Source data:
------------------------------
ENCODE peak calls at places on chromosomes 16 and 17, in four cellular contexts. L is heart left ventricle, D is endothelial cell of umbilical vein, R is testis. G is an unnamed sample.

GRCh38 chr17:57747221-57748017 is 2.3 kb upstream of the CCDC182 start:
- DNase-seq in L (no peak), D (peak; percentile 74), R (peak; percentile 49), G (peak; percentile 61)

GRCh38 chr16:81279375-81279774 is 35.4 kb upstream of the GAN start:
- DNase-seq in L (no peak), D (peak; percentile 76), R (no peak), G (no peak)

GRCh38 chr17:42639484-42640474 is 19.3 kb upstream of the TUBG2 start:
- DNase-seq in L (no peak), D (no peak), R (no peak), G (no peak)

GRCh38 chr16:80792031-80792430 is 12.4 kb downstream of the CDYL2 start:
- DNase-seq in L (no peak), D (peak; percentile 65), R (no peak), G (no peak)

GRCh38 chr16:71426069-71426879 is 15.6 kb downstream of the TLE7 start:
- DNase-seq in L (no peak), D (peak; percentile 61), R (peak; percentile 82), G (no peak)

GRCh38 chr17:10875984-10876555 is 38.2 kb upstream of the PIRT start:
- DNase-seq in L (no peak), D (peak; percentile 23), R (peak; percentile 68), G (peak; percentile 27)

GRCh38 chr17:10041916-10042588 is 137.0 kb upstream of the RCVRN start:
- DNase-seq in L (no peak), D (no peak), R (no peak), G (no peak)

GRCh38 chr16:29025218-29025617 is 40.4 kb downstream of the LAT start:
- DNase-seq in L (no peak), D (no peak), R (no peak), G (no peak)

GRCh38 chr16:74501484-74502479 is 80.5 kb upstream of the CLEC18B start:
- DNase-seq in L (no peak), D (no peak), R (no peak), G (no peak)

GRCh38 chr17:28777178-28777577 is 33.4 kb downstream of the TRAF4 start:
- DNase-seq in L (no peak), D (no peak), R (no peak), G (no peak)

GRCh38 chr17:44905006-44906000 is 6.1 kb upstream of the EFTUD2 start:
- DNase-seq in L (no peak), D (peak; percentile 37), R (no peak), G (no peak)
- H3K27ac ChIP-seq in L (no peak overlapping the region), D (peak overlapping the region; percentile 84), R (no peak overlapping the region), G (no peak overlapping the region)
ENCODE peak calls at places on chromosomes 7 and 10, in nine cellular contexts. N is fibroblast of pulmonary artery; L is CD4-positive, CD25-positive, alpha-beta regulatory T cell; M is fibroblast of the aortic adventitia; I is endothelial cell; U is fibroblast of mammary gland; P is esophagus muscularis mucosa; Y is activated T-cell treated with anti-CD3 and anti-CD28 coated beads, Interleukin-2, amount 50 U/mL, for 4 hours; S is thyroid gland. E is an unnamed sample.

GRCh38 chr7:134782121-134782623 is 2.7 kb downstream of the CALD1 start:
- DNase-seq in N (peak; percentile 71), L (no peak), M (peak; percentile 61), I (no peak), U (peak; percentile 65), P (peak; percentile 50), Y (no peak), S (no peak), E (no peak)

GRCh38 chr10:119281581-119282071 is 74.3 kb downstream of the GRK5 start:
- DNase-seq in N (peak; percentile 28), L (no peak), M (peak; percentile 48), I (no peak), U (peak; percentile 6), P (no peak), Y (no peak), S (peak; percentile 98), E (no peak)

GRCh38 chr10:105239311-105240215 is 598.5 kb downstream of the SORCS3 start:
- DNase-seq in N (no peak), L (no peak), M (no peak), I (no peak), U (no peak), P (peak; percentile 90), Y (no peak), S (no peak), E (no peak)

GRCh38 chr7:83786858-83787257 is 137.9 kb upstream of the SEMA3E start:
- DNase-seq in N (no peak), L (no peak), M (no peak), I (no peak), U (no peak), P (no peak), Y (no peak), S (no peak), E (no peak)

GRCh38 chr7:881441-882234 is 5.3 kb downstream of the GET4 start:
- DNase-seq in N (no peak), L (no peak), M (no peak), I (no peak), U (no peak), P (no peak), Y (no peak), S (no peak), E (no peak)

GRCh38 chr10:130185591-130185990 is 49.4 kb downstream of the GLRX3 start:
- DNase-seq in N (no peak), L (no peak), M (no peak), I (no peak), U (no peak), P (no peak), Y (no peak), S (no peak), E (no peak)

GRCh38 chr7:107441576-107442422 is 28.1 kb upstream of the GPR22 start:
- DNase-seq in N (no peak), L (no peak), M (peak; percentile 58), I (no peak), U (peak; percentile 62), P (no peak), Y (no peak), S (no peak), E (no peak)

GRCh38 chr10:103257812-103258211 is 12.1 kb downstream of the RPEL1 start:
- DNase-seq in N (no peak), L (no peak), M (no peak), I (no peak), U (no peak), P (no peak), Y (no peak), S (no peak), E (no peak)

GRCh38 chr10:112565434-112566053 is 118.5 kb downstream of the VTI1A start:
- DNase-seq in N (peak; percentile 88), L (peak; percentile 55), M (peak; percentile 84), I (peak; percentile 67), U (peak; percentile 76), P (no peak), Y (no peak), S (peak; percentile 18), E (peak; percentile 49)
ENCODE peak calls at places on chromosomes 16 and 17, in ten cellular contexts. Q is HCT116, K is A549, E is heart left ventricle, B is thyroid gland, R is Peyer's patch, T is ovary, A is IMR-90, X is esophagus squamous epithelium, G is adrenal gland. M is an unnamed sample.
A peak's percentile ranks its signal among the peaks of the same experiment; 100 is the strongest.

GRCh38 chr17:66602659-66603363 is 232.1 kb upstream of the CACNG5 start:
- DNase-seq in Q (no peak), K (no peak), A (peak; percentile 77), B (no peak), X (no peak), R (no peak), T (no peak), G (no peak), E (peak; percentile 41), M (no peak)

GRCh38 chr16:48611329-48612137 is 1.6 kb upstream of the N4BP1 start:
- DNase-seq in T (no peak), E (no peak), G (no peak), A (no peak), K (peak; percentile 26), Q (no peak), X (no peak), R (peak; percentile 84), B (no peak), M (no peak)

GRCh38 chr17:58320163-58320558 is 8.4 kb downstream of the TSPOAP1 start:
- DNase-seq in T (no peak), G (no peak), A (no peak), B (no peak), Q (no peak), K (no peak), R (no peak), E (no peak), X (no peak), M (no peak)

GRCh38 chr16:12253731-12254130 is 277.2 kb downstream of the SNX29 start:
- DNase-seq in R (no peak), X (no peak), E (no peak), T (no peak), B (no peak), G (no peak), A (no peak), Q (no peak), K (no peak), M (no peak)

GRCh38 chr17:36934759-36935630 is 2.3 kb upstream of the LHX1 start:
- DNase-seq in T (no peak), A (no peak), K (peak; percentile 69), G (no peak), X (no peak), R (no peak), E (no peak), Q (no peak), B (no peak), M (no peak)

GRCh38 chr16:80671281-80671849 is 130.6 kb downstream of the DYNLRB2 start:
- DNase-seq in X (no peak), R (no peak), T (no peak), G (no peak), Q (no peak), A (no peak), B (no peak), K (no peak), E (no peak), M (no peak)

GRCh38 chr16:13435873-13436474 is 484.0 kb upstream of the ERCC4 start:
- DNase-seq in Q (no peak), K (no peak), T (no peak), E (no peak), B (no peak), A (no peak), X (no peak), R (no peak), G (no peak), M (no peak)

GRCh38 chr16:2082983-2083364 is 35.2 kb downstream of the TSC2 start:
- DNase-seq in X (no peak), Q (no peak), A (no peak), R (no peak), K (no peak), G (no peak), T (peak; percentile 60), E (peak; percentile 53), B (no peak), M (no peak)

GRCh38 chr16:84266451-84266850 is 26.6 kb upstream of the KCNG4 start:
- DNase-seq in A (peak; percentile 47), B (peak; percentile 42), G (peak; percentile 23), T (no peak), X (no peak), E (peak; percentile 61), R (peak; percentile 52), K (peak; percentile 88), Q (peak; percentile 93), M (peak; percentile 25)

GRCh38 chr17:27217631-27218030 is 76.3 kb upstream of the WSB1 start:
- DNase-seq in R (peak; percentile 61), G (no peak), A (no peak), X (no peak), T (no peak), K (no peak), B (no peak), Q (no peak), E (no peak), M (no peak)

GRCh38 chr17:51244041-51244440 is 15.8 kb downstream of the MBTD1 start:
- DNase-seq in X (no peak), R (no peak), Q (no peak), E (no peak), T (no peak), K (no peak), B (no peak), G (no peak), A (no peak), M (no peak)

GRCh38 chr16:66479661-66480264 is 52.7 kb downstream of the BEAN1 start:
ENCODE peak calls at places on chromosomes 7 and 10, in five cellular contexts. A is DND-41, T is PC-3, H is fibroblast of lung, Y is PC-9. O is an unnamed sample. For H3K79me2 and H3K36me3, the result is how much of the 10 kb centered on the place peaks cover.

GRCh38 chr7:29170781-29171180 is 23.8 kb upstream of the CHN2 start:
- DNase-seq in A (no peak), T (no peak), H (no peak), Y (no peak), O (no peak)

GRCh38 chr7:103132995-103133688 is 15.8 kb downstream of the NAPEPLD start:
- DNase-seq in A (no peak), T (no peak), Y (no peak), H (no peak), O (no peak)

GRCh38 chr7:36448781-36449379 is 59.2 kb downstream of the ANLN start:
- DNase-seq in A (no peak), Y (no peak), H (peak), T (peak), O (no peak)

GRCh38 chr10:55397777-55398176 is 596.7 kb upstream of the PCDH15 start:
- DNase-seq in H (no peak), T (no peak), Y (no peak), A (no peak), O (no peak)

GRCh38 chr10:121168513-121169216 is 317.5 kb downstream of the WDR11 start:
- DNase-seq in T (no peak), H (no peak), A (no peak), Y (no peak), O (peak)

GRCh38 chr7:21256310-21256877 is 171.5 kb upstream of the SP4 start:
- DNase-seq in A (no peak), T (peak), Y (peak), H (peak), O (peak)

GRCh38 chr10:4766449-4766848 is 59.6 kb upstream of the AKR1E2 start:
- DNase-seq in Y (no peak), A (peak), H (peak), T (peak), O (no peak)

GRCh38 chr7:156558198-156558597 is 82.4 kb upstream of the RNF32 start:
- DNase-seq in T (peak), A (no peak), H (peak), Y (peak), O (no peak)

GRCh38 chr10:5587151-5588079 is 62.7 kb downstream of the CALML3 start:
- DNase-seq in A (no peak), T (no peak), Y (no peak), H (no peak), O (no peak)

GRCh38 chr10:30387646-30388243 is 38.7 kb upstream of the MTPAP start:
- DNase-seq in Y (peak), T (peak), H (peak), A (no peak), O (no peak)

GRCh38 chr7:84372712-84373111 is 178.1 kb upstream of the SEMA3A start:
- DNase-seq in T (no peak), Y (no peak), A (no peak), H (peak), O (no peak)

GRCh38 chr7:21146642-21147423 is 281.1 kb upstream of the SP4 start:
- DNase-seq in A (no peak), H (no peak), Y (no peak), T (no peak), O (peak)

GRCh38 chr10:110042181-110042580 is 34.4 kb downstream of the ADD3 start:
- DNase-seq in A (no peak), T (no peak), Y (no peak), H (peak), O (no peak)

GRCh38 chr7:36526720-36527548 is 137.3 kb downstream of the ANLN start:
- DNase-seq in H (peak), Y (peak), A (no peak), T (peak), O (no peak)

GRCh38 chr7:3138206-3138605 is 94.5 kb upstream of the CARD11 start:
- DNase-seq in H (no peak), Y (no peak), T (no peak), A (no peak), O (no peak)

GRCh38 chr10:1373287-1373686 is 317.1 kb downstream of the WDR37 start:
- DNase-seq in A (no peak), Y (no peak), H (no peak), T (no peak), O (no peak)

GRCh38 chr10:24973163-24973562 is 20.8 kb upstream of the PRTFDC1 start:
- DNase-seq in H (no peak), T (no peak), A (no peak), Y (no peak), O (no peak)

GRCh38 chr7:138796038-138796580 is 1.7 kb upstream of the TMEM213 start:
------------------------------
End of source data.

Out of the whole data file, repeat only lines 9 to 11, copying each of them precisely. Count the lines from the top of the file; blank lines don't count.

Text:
- DNase-seq in L (no peak), D (peak; percentile 65), R (no peak), G (no peak)

GRCh38 chr16:71426069-71426879 is 15.6 kb downstream of the TLE7 start:
- DNase-seq in L (no peak), D (peak; percentile 61), R (peak; percentile 82), G (no peak)